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which was built around 11 or 12 century and you walk through it and is the greatest building on earth and they can't believe they did this and how do they do it. how is this done and that is what suicide of the west even though it's no and actually depressing title but maybe feel that we are witness and we are the living witnesses to a thing that is without precedent in the life of the world. ...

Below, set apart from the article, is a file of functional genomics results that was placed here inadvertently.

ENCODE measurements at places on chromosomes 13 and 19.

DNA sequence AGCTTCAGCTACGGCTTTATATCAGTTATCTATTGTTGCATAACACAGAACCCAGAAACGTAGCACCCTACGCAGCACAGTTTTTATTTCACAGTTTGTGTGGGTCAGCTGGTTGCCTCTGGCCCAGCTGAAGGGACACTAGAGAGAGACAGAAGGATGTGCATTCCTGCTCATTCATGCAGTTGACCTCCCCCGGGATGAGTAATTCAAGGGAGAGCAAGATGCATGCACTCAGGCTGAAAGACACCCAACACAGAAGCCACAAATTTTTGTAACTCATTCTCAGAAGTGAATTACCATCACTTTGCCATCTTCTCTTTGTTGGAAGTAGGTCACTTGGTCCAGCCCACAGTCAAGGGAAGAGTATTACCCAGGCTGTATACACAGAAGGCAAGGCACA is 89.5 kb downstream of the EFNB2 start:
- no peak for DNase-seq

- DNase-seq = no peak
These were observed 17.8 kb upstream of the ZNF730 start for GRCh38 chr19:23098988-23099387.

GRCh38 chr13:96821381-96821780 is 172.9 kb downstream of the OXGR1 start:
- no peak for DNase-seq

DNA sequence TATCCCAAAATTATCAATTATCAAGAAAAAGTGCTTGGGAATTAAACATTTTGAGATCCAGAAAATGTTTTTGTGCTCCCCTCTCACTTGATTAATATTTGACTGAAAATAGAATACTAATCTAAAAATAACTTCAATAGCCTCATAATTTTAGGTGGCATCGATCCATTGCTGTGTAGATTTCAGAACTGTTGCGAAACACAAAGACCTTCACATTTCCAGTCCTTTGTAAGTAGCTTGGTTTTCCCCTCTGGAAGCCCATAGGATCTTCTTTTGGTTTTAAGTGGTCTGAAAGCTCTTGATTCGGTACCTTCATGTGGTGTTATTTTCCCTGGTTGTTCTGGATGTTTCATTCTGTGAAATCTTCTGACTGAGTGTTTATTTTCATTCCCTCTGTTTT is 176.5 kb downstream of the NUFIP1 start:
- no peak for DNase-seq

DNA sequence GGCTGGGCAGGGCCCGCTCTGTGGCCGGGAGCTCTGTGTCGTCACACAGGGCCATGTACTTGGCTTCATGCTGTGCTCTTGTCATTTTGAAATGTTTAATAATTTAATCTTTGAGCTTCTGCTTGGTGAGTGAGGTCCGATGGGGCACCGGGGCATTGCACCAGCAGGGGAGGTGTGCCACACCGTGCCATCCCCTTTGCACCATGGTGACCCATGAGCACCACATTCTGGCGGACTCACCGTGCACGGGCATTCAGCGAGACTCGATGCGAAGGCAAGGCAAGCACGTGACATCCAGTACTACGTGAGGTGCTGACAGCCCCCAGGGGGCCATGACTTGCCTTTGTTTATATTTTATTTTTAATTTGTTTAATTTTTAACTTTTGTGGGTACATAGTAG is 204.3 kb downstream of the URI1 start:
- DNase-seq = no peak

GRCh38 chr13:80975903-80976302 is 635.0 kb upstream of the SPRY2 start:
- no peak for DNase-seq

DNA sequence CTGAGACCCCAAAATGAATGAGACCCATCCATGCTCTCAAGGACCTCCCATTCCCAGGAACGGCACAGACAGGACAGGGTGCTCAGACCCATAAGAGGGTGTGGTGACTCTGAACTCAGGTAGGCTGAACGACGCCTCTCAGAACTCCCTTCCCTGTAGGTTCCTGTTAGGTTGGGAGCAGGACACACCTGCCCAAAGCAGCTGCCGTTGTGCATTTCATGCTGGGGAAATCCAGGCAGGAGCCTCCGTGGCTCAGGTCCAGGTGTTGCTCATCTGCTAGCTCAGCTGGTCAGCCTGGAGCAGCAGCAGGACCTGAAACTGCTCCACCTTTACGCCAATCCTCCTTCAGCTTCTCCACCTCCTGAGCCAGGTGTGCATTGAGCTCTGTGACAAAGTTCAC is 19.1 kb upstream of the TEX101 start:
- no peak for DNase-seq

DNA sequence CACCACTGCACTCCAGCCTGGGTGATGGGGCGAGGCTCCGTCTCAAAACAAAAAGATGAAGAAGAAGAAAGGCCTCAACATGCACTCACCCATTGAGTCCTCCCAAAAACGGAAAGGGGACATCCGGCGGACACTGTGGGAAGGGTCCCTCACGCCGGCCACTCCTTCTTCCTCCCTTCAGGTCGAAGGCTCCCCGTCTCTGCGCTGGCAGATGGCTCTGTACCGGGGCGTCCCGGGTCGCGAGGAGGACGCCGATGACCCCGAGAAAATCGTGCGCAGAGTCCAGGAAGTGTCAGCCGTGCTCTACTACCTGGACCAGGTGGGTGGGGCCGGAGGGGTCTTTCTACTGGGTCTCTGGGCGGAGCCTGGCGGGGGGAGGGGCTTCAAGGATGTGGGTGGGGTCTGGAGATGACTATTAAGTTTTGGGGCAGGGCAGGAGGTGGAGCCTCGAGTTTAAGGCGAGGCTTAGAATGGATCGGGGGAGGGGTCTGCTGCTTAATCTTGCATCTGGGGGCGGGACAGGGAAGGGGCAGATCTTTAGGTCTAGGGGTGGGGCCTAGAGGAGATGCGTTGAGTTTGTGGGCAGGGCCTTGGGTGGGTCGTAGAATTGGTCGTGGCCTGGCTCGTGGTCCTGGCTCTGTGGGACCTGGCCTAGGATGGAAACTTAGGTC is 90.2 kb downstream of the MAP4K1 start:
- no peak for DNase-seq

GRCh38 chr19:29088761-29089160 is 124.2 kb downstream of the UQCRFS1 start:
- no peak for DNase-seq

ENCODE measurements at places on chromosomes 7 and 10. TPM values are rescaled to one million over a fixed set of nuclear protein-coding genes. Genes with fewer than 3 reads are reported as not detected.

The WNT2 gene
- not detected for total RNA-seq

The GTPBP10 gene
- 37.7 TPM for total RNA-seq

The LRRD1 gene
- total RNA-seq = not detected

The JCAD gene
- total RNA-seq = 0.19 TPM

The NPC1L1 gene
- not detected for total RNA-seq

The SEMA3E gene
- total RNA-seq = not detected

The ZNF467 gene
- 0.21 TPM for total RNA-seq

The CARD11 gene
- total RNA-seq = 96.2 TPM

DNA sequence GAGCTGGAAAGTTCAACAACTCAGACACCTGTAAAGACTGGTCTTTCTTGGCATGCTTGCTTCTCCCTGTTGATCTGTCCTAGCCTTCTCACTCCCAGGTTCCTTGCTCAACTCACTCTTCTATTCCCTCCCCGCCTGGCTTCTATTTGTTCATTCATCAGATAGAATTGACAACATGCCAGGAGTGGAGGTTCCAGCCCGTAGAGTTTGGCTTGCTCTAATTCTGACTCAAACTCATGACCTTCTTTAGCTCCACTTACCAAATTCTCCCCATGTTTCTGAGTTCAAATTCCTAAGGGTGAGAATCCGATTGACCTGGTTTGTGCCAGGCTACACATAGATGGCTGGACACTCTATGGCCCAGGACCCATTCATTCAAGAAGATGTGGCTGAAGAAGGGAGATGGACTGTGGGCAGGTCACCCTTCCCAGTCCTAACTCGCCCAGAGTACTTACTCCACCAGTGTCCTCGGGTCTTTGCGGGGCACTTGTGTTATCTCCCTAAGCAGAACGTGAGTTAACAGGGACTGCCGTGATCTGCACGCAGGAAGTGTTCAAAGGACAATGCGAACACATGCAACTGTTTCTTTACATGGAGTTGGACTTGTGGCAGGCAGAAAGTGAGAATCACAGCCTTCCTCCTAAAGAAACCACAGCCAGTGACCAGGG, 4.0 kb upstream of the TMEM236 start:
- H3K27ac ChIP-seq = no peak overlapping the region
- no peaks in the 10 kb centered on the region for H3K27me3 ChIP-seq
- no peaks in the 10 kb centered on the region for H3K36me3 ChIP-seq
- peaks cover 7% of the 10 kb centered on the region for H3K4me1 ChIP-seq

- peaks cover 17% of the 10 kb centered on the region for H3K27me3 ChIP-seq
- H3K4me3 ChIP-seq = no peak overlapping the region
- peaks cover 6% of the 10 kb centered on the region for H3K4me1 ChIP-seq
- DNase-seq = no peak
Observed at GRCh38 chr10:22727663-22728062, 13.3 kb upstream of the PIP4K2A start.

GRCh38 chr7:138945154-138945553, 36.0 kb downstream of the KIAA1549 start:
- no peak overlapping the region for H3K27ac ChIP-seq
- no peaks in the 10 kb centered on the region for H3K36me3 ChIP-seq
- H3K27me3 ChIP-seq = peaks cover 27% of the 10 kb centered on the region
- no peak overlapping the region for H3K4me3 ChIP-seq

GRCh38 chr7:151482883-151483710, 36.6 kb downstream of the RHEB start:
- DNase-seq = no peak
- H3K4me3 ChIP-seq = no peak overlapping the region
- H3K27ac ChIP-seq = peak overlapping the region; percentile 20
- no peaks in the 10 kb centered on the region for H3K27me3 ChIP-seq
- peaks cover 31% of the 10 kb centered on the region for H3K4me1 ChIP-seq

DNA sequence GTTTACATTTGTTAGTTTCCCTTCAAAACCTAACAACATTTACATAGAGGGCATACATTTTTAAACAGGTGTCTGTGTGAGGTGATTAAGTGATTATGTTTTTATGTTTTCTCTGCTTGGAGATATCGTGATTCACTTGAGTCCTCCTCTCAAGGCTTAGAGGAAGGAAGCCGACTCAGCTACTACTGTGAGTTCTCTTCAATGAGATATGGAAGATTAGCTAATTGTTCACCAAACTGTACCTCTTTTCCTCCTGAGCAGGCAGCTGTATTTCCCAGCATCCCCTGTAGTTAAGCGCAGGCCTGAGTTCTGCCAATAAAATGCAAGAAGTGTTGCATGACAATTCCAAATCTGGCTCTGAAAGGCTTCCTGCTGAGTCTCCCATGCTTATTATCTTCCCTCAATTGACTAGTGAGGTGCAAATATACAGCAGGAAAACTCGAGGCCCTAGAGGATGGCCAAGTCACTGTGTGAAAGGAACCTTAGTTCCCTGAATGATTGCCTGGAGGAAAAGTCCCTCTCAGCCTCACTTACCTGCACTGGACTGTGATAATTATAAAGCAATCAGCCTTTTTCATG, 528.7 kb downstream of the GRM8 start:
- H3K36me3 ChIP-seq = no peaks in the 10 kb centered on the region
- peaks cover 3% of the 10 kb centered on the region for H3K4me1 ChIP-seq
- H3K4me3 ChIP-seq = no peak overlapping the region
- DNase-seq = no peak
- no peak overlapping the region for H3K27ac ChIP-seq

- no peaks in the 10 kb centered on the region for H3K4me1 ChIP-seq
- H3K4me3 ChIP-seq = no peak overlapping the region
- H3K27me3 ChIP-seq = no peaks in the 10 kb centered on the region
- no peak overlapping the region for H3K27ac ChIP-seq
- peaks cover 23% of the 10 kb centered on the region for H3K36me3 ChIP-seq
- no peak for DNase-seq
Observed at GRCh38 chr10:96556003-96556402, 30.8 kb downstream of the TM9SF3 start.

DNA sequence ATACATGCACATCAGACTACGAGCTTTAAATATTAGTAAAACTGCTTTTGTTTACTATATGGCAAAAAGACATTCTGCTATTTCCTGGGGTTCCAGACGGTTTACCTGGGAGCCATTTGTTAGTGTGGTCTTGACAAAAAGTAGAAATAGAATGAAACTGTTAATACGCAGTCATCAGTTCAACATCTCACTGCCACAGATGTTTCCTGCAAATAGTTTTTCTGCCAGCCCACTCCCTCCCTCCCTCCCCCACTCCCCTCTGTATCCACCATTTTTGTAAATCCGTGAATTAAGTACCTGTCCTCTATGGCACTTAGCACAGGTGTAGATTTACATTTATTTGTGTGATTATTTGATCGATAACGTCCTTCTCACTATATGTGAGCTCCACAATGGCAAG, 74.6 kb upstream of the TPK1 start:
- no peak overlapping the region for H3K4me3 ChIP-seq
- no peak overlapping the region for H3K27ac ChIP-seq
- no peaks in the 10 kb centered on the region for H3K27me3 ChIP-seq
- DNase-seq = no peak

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giving you this unbelievable treasure and it says i can't and you are not a rage of presentment or intellect what we should be doing is protecting it from everybody like this is valuable and we don't do enough about that and that is what i am trying to convey. >> host: so it is building a cage around a goose. >> guest: it would take eight
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years to build cage.